If the street photography project you have in mind focuses on people, learn how to approach pedestrians. Photographing people in public places is legal according to the First Amendment to the Unites States Constitution. However, taking photos of strangers without permission in certain countries might be legally sensitive. We all believe in free artistic expression, but it is best to have the consent of the people you photograph.
As a tip, avoid ‘no photography’ signs and make sure you first interact with the subjects of your shots in a polite and natural manner. Also, you can find so many interviews with street photographers that are happy to share their knowledge. Consider, for instance, the brilliant photographer Lee Jeffries and the way he photographed homeless people from around the world in his ‘Lost Angels’ project.
4. Experiment & Innovate
Immersing yourself in street photography is all about experimentation, as there are no specific rules or preset subject matters. Feel free to try out your lenses from different perspectives. React to what surrounds you rather than visualize in advance. There is no such thing as actually planning a street photography project, except building the key concept.
Another important thing is to be consistent when it comes to the photo equipment you use such as camera and lens, or film type is you are an analogue photography aficionado.
The camera you have in hand is not that relevant when it comes to street photography. Most prominent street photographers today even declare they do not pay that much attention on the gear they use.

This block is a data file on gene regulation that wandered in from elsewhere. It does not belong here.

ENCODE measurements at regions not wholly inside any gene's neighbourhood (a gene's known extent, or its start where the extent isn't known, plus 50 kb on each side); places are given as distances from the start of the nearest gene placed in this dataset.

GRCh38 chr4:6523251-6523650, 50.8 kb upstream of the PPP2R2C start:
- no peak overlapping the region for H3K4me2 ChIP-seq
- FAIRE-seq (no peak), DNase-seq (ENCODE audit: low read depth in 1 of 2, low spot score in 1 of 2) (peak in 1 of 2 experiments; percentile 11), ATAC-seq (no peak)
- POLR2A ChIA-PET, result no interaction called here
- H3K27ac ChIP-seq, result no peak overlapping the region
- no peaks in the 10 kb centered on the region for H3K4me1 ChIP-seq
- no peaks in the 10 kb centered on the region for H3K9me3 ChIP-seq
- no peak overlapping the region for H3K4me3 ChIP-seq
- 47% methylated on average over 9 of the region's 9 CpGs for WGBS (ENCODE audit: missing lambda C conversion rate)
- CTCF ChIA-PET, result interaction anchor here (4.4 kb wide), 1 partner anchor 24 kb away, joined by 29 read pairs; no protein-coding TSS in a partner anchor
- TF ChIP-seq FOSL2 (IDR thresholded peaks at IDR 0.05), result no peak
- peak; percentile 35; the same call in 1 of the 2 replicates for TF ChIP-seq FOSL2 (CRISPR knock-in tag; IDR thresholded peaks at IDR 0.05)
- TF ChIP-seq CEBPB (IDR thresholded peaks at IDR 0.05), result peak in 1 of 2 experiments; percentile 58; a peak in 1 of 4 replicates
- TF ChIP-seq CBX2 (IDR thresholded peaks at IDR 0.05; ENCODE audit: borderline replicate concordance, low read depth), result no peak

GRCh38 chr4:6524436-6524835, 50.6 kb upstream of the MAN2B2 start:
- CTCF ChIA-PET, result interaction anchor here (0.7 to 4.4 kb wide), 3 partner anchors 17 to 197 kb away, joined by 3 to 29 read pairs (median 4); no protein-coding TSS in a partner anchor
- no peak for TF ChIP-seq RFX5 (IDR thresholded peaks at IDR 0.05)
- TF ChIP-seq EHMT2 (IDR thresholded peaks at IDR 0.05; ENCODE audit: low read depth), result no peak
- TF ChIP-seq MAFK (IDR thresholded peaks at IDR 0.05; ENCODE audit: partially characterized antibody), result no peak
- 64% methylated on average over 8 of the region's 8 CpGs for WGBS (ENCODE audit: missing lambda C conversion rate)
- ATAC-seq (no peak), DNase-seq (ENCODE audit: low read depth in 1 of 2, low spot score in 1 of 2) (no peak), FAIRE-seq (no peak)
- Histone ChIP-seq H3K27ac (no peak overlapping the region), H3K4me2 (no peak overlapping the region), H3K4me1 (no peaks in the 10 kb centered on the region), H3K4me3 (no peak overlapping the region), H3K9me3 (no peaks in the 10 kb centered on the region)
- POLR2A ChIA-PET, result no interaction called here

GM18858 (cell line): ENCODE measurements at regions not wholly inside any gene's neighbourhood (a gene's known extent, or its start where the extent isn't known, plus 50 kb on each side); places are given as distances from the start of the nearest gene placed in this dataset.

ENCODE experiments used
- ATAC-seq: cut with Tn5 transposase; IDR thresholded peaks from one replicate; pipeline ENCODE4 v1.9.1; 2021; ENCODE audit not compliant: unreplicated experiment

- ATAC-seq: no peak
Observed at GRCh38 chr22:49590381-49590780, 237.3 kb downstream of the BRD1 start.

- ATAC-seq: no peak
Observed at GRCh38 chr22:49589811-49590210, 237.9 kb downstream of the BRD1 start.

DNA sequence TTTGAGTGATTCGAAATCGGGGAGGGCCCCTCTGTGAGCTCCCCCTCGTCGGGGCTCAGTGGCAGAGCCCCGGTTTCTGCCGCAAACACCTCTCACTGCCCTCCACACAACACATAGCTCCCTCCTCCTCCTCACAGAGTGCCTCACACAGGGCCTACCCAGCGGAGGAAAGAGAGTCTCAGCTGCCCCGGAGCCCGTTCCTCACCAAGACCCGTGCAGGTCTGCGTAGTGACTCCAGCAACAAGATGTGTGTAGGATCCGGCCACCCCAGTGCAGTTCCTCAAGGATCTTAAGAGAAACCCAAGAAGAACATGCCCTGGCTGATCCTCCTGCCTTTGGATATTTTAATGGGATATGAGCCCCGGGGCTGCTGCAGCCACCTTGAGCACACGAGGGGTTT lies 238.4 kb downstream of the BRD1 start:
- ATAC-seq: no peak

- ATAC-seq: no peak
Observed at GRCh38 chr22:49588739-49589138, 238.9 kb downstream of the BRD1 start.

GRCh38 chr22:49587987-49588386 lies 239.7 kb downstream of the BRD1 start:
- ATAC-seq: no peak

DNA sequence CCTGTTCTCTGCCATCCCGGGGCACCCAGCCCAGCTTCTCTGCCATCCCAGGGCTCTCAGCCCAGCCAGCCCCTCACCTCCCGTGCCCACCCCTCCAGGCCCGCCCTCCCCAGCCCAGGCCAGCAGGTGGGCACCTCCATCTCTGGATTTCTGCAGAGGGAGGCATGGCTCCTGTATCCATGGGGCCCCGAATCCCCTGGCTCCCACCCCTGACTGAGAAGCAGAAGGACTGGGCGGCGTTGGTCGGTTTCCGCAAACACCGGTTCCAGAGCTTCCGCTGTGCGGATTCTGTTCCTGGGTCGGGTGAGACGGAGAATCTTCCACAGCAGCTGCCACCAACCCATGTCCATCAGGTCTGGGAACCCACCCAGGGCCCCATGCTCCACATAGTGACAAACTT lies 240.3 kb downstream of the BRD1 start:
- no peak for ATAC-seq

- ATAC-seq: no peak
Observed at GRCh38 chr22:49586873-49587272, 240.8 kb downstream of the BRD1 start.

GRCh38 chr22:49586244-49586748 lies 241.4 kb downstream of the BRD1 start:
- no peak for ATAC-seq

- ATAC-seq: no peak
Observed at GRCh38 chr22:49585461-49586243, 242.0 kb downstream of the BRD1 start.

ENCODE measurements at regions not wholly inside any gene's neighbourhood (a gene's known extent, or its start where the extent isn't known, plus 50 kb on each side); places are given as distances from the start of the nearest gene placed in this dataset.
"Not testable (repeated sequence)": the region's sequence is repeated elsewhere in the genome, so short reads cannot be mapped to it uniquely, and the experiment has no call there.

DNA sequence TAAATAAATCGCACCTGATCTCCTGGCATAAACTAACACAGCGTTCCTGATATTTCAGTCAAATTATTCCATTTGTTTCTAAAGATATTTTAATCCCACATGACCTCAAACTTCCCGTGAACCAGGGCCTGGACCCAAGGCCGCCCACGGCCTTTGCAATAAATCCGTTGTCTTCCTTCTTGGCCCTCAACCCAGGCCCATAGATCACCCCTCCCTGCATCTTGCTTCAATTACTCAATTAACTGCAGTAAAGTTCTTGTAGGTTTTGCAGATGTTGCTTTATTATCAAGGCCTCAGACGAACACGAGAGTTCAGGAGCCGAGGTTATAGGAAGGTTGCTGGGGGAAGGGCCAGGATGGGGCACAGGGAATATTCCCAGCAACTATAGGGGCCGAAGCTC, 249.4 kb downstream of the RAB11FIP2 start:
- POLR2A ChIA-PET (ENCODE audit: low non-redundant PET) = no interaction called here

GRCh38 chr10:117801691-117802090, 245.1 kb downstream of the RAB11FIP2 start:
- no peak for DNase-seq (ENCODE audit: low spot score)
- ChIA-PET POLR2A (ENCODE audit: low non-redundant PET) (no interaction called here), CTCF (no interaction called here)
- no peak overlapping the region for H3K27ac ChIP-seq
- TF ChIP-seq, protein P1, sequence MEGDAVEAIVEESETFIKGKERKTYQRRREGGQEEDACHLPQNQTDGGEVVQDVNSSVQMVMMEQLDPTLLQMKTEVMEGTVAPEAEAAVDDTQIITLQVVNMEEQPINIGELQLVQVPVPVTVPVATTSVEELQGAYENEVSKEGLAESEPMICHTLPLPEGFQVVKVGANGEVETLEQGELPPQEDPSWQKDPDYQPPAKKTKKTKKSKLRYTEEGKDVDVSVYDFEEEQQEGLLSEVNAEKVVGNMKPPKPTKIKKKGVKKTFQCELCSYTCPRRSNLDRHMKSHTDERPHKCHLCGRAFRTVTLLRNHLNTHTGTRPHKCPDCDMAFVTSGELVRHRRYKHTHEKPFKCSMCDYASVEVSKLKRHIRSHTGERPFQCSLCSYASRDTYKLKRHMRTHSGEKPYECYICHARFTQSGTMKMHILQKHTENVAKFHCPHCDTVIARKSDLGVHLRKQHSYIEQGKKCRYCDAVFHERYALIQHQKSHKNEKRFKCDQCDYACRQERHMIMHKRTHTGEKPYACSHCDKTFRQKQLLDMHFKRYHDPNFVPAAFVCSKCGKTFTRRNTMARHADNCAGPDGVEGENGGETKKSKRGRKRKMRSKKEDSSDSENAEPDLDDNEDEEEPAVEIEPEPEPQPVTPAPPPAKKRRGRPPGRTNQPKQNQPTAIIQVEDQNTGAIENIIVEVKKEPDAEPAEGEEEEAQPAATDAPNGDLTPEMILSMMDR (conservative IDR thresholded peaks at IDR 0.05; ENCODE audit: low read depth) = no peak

5. Post-Process Images
After you are done photographing, the post-processing phase is the most laborious one. Now you need to select, edit and sequence your work.
As concerns editing, there are no special rules to follow either. Some street photographers choose not to edit their images that much, others wish to add an artistic touch to their work. It is up to you how you choose to retouch your final images. You can create a more powerful contrast where needed, or simply enrich the final results by using Photoshop or Lightroom.
6. Showcase Your Project
You’ve reached the final step: showcasing your work. If you don’t have a website or personal blog you can opt for Flickr, Pinterest or Facebook. However, there are many great websites where you can display your project and connect with other photographers as well. Streetphotographers.com and the already mentioned platform iN-PUBLic should be at the top of your list. If you are more conservative and looking for ‘old-fashioned’ finesse, why not publish your street photography project as a book?
All these steps may overwhelm you at a first sight. However, street photography is quite easy to learn, although difficult to master. Creating a street photography project is challenging, but can provide any photography enthusiast with a memorable and valuable experience.
If you have any thoughts or street photography related experiences to share, please don’t hesitate to contact me. Good luck and happy photographing!